B2C Content Marketing Strategies – SEO Content Writer or Subject Expert, Who Do You Need?
B2C content marketing strategies (also frequently searched for as ‘b to c marketing‘ and ‘business to consumer marketing‘) require that you communicate with your ideal prospect in simple language. A B2C prospect would ideally ask for information, not research (which is the domain of B2B).
That said, it does enhance your credibility when you link to authentic research material or your company’s data sheets, but that isn’t normally your prospects’ priority.
Who is the ideal writer for B2C content marketing?
Businesses looking for targeted organic traffic understand the value of SEO in content writing. Still, wouldn’t you rather have a subject matter expert get the job done instead of an SEO content writer?
Perhaps, you can get it optimized later by someone well-versed in SEO?
At this point, we are assuming that a writer who specializes in, say, eco-friendly housing, is NOT an expert in search engine optimized content as well.
One might wonder at the logic of that, but if you search online, you will find people and agencies advertising themselves as SEO Content specialists.
It would appear that this is a qualification that, unless specifically stated, need not be assumed to exist as part of a writer’s repertoire.
Personally, I have found otherwise good writers clueless about how to create a backlink (when guest posting on behalf of a client) that provides value to the reader yet passes link juice to a sales page. Or about the value of internal linking in general.
SEO is interesting, and it is also a vast and dynamic subject. Without a genuine interest in its minutiae, you are not likely to keep digging for more for very long.
If you’ve found yourself a subject expert who is also an excellent SEO content writer, feel free to stop reading now.
But you need authority content for Business to Consumer Marketing
Thanks to Google, if you are going to rank yourself, you need authority content for practically everything. And if you are into inbound marketing, obviously, you will want to have content that provides real value to your prospects.
But what are you aiming to write in your B2C blog? Peer-reviewed articles? Or posts that explain the benefits of your product or service to a layperson that you want to convert?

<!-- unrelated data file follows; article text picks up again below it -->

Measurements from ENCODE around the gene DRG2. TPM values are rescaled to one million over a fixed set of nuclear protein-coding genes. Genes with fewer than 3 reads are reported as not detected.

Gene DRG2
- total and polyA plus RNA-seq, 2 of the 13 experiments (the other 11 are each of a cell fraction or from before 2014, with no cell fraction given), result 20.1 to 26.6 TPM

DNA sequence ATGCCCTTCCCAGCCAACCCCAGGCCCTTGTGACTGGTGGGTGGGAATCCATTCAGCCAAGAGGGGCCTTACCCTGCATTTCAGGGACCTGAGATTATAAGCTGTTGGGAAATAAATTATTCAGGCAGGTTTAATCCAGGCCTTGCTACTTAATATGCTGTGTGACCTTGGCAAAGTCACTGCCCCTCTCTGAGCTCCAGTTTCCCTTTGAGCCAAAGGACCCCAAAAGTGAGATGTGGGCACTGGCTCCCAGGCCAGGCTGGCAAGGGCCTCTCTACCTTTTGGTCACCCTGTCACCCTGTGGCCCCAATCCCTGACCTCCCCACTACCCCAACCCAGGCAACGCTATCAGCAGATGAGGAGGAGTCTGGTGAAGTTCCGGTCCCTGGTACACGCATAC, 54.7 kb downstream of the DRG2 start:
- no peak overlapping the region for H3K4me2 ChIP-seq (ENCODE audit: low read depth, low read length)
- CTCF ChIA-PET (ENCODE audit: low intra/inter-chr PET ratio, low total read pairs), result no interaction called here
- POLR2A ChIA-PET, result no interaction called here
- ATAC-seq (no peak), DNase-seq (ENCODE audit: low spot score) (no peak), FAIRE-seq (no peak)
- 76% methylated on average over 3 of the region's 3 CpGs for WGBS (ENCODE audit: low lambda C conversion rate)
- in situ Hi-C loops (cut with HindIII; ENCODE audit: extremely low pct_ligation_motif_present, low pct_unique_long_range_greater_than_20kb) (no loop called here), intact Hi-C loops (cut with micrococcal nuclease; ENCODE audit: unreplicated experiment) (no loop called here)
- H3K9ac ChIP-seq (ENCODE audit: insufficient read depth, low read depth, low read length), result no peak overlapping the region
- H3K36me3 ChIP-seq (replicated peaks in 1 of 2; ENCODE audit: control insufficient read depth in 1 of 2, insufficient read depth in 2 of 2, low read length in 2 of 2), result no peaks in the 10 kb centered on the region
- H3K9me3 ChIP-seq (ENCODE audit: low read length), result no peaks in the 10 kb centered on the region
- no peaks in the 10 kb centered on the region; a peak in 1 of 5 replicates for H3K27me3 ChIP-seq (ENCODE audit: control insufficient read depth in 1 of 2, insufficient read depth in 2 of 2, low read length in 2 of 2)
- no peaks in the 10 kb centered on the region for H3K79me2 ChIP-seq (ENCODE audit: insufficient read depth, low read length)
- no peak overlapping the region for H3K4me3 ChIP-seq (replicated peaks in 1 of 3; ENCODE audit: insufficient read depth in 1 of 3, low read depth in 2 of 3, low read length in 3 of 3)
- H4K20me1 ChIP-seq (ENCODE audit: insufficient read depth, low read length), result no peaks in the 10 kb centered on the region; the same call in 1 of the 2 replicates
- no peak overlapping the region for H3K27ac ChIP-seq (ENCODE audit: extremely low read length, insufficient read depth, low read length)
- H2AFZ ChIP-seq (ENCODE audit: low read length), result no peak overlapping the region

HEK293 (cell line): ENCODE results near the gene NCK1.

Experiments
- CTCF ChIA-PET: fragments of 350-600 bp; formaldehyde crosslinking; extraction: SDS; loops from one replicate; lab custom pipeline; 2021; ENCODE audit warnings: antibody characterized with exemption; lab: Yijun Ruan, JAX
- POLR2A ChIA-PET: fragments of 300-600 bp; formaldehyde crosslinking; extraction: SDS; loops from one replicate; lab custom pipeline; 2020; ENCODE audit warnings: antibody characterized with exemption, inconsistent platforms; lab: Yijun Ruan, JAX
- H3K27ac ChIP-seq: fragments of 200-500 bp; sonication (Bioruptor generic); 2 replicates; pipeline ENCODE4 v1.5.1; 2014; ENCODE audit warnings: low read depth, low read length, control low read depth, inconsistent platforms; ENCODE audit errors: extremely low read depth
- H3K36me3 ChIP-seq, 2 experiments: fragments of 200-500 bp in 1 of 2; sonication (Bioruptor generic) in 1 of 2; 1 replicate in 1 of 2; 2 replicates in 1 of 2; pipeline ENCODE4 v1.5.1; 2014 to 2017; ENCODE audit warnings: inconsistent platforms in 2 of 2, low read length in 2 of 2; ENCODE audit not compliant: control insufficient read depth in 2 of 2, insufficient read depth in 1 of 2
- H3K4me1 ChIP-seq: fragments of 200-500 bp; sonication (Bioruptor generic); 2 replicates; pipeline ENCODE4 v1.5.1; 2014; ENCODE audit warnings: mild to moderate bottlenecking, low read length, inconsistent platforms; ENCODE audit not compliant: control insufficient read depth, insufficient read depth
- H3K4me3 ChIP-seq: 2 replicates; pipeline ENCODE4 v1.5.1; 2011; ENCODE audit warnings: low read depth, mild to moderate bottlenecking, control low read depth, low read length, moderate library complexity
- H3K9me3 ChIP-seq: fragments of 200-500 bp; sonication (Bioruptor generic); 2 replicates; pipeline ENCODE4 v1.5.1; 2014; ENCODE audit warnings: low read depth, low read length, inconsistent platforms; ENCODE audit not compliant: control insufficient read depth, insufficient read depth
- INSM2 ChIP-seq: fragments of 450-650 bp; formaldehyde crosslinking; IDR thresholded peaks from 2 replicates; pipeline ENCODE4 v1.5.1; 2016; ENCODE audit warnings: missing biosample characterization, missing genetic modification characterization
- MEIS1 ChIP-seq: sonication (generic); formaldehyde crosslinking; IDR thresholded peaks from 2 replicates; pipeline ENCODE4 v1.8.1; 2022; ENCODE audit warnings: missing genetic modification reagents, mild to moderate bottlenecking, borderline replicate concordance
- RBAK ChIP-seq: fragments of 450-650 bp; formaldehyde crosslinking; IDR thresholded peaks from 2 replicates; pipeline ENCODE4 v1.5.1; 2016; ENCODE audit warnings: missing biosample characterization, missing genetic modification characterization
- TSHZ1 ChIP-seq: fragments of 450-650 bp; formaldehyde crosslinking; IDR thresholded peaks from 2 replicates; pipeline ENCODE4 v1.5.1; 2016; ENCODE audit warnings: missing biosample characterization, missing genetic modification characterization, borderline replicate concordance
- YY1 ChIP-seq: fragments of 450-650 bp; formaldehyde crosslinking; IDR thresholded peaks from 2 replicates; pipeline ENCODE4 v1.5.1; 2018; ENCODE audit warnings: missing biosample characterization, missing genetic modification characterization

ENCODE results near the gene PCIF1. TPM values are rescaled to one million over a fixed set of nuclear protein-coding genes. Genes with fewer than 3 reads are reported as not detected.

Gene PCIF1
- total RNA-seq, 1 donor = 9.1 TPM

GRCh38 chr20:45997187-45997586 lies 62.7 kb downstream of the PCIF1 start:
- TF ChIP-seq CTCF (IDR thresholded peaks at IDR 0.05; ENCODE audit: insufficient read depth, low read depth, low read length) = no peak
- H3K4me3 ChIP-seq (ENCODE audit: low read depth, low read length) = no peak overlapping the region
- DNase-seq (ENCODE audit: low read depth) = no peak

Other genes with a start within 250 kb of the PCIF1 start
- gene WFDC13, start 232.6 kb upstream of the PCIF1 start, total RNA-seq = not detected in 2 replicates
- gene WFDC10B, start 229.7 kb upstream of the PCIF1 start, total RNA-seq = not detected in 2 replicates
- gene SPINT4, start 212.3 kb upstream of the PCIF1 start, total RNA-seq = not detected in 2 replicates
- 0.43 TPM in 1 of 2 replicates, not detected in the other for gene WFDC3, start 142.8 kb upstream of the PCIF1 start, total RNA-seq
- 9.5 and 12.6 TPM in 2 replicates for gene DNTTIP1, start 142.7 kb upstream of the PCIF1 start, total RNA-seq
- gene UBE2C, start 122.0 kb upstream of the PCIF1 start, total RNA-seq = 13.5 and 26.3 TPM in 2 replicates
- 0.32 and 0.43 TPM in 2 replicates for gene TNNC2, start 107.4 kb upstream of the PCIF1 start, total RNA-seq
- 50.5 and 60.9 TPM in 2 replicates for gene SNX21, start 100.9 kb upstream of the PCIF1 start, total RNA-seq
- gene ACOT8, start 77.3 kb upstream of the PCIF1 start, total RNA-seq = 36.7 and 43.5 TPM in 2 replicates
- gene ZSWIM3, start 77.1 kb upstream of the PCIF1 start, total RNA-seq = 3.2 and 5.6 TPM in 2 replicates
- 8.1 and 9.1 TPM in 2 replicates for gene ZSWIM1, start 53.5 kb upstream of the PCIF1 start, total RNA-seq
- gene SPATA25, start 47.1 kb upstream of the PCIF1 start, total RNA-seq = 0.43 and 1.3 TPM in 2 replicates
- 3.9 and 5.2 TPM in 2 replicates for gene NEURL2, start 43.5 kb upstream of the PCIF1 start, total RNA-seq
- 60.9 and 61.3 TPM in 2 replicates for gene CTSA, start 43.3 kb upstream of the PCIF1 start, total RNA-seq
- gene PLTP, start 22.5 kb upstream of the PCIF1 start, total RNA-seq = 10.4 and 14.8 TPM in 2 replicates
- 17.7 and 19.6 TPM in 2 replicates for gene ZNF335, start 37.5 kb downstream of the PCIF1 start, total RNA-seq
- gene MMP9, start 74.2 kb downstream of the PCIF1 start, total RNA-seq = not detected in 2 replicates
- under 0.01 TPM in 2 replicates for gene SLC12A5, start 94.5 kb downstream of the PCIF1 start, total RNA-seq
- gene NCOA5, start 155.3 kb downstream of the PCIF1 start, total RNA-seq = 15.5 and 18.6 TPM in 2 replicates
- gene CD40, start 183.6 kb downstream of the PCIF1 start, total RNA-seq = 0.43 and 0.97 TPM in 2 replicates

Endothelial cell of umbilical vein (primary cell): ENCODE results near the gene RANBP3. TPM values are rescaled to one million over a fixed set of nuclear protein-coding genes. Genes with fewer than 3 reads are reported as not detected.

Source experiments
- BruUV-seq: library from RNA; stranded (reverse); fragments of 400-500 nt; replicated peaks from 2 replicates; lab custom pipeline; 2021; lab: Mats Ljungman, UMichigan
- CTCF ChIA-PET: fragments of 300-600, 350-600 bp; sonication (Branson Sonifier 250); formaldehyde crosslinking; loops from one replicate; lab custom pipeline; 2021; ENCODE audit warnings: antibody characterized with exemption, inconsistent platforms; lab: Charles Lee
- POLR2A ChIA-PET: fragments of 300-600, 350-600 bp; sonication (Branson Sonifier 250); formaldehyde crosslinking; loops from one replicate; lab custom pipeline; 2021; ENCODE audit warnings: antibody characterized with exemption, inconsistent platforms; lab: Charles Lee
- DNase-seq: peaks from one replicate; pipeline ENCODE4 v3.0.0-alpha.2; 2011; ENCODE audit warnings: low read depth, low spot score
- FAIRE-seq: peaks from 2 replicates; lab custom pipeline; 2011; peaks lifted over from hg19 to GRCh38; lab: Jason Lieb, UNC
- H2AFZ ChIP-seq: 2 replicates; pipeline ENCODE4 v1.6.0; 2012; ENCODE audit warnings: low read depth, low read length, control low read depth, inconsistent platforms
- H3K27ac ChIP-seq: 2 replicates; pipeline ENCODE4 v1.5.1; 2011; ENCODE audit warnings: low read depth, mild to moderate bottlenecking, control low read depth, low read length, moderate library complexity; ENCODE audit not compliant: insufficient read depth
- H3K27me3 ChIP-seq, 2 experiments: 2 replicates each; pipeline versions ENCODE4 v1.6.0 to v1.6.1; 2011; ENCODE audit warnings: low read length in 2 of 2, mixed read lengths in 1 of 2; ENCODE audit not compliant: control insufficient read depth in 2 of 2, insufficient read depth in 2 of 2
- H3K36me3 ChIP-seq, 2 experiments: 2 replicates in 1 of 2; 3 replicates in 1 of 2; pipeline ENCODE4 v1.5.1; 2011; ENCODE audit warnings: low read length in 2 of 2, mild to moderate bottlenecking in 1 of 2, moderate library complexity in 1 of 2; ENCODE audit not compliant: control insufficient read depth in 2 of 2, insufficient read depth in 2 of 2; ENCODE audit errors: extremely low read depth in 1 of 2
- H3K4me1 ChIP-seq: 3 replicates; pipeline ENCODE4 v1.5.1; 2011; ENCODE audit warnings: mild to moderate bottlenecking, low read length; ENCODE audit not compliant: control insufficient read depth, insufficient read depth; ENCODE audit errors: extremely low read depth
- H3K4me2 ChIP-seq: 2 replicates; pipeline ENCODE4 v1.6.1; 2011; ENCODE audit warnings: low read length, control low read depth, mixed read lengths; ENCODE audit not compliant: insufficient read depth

In all likelihood, your ideal reader persona is one that knows a bit about your product and wants to know if you’re the one they’ve been looking for.
Of course, your long tail keywords will also target more knowledgeable prospects who know all about what you are selling and may have further questions.
It is difficult to figure out what might prompt an already knowledgeable person to ask you a question. It will likely be technical in nature (because you will have covered everything else in your ‘About Us’ or ‘Services’ Page). For that, it is probably best to rely upon your support team.
Do subject experts make the best writers for B2C marketing strategies?
On the face of it, the answer seems to be an unequivocal ‘Yes’.
But think about it …
When was the last time an expert faced a difficulty that ordinarily plagues the novice? When was the last time an expert was in your average prospect’s shoes?
Are you sure your expert can anticipate problems that a layperson might experience? Can they write in a language that makes sense to the reader who is learning about your service for the first time?
A valid question at this point would be:
Is an SEO Content Writer capable of doing all of that?
Well, if they understand how content ought to be structured for SEO, they know how to
- talk to both the reader and the search engine spider to make the topic extremely clear in the first 100 words or so,
- address every single aspect of the topic that lies within the purview of the given keyword(s),
- format the content with appropriate sub-heads so that the reader can grasp it easily and the search engines know that the content is structured well (and, therefore, deserving of a higher ranking),
- link out so that the reader has enough relevant material for further reading and yet, may never reach a competitor’s site, and so that the search spiders understand that your content is well-referenced (and ought to rank),
- add resources through appropriate multimedia so that both readers and search bots find your content comprehensive enough to be valuable and,